Tell Your Customer Stories Without Breaking The Law
Image by mohamed Hassan from Pixabay

It’s a bit of a dramatic title, I know. But, I’m going with it to draw attention to two facts.

First, as business owners, we want to promote the good work we do for our customers. Sharing success stories is one of the most effective marketing tools we have. It’s the reason why there are so many review websites all over the internet. The customer experience told in their own words is a very powerful sales tool.

Second, customer stories belong to your customers, not you. Receiving a glowing testimonial feels great. But, you can’t post it to your website, share it on social media, or print it on your company literature without express consent from that customer.

digital marketing best practices

There are a few easy ways to use reviews and testimonials without crossing the line. You can ask your customers for their feedback. I know, this one is pretty obvious. Yet, forgetting to ask is easy when you’re busy. Make asking for reviews a natural part of the check-out process. Print your ask on the receipt and direct customers to your website. Embed a simple survey on your website asking customers whether they would recommend your product or service to others and why. Add a note under the survey so respondents understand that their comments and their names might be used in your promotional material, including on your website.

As for reviews about your business posted on review websites, like Yelp or Google reviews, just post a link to those pages on your website. Not only will you benefit from customers spreading the love, you will also benefit from the fact that they have sung your praises on a widely read review website. The backlinks from those websites can raise your Google page rank, too, so more potential customers will be able to find you.

There really is no question when it comes to deciding whether to use reviews and testimonials in your marketing strategy. Authentic social sharing is a powerful way to generate more business. Most consumers read customer reviews (particularly those posted to review websites) before deciding to purchase a product or service. You want potential customers to see how your products or services can help them. Encourage your customers to share their experiences on those websites.

Be aware, though, that you may not like every opinion. Approach them with an open mind. Take negative reviews to heart and conduct an honest assessment. Does the customer have a point? The customer may not always be right. But, their opinions do matter. Using them to guide your growth is a good business practice.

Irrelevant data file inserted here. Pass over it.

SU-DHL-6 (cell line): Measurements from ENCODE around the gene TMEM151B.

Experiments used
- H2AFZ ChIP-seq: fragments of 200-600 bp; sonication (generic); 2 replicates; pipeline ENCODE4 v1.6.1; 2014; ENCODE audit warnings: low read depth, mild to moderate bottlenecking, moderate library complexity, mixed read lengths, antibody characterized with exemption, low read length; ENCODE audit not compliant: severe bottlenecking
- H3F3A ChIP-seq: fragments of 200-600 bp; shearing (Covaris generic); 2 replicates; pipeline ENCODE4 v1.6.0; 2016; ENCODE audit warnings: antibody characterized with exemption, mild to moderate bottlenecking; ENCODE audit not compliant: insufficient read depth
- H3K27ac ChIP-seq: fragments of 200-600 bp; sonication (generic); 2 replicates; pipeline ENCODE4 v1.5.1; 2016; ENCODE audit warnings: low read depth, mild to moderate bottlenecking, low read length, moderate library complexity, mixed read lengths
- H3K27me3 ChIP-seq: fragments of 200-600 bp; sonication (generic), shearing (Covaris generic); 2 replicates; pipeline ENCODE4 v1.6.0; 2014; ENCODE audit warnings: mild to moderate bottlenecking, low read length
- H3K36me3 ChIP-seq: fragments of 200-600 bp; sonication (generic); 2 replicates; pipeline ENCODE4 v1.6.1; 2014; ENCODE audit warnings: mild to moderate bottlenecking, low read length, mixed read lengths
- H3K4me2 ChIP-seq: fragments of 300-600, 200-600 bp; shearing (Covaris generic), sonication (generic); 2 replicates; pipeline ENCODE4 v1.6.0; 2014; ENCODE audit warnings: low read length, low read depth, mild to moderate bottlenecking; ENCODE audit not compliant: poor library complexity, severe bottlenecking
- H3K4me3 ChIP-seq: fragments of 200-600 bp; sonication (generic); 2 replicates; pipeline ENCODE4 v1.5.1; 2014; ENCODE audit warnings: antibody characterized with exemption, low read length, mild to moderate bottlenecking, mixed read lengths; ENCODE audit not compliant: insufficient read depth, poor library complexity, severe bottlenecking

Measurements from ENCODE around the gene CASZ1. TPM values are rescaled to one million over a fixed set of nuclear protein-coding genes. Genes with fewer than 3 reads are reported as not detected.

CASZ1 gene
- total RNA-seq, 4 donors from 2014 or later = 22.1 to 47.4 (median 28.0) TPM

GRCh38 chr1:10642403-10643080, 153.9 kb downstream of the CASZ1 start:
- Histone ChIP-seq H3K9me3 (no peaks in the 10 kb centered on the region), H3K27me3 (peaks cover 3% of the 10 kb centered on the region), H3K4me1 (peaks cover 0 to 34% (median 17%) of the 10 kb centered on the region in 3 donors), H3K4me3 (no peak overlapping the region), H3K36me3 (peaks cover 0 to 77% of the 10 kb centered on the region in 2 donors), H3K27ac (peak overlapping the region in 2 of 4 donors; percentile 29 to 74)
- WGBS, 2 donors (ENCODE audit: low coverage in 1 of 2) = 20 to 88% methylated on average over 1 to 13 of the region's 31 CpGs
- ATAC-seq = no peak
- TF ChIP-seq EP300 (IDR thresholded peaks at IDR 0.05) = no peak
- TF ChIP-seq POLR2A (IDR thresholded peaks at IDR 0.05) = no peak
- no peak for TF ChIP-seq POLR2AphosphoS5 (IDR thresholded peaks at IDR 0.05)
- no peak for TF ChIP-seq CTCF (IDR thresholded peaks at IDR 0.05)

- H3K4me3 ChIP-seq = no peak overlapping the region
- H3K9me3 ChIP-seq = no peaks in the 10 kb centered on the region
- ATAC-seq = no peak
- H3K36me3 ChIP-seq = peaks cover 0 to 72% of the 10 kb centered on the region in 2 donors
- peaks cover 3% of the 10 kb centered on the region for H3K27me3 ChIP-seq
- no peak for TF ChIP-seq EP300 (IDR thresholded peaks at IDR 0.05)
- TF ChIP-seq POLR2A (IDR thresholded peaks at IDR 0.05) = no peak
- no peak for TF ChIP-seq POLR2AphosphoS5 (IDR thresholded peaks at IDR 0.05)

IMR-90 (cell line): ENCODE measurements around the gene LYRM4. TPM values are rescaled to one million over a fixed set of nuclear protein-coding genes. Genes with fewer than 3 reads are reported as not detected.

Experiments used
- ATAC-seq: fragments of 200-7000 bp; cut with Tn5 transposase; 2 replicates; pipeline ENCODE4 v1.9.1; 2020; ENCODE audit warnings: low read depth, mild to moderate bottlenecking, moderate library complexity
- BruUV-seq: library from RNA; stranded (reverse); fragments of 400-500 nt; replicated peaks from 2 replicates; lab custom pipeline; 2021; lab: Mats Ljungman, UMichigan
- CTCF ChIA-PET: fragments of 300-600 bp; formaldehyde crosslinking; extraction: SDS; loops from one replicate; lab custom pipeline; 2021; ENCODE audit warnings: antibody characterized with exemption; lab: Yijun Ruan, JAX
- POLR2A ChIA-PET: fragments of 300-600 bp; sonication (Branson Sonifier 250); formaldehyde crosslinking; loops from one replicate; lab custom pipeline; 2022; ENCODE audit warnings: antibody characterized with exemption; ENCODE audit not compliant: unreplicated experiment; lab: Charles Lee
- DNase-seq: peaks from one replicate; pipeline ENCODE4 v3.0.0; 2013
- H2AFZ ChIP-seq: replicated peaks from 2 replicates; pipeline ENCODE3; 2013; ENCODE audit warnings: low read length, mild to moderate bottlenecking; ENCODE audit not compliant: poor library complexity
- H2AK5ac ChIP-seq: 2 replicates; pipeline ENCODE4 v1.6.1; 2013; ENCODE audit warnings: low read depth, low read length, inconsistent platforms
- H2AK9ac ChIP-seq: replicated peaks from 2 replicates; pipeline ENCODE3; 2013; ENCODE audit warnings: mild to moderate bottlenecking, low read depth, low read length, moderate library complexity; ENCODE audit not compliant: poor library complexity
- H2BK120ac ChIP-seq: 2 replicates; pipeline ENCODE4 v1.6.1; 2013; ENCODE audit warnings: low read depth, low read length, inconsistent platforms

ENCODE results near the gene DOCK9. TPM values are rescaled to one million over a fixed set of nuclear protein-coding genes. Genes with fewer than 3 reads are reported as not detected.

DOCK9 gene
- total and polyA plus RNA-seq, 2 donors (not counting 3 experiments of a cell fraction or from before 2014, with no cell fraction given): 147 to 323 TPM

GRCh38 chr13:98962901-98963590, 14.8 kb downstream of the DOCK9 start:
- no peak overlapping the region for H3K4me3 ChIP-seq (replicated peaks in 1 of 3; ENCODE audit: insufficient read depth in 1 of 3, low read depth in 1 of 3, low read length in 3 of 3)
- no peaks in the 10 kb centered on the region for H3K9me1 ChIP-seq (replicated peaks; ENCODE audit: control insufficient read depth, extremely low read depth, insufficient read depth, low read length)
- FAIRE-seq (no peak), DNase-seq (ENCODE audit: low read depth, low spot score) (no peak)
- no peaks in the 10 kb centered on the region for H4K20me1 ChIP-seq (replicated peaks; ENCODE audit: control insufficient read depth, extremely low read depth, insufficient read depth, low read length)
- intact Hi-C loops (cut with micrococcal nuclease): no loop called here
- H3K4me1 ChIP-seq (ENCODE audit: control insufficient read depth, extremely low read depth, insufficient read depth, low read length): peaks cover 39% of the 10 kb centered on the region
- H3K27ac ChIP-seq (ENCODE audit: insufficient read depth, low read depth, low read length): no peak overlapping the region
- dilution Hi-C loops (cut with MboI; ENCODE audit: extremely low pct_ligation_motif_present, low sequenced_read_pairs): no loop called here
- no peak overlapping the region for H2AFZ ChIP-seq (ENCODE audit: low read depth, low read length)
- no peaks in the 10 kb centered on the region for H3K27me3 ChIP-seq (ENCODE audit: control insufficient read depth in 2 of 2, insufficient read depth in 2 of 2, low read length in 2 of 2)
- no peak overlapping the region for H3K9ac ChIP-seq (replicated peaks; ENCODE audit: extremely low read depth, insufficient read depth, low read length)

Some businesses have tried to game the system by paying for fake reviews. Please don’t go down that road. When customers find out that the testimonials and reviews of your business are not legitimate (and they will find out), they may express their anger on those same review websites. If they report your website to Google, Facebook, or any other channel where you’ve posted fake reviews, your website could be blacklisted.

Most importantly, posting fake reviews and testimonials is illegal. The Competition Act lays out a list of unlawful ways that advertising can be misleading. Among them are posting fake reviews and testimonials.

When your business is small or medium-sized, you want as much positive publicity as possible to help you reach your goals. It can be disheartening if customers don’t provide you with the written social proof you need to promote your business. Sit tight. There are legitimate ways to speed the process along.

  • Hire a writer/researcher to produce a case study. The writer will interview willing customers and put together a professional story highlighting how your business solves problems. Post the case study to your website. You might even want to invite local media to interview you about how well you can help people.
  • Grow your social media following. Develop an effective social media strategy to attract people who want to associate with the ideals your business represents. Most of us are attracted to social accounts that have a core of dedicated followers. Humans are social animals. We want to be where everyone else is. When a business posts genuine updates, more people will want to be associated with them.
  • Post your customer count. If McDonald’s can do it, you can, too. You may not have served up to 9 billion customers to-date, but the hundreds or thousands you have served counts for a lot of social proof.
  • Advertise your awards. Have you been recognized by your local Chamber of Commerce or community association? Let everyone know. Customers are much more willing to do business with a company that has roots in the community.

If you just stop for a moment to think about it, you will likely be able to uncover a whole array of genuine customer satisfaction examples that you can use to bolster your marketing efforts. Just remember to ask permission before using them.

Over to you: How have you been finding social proof for your business?

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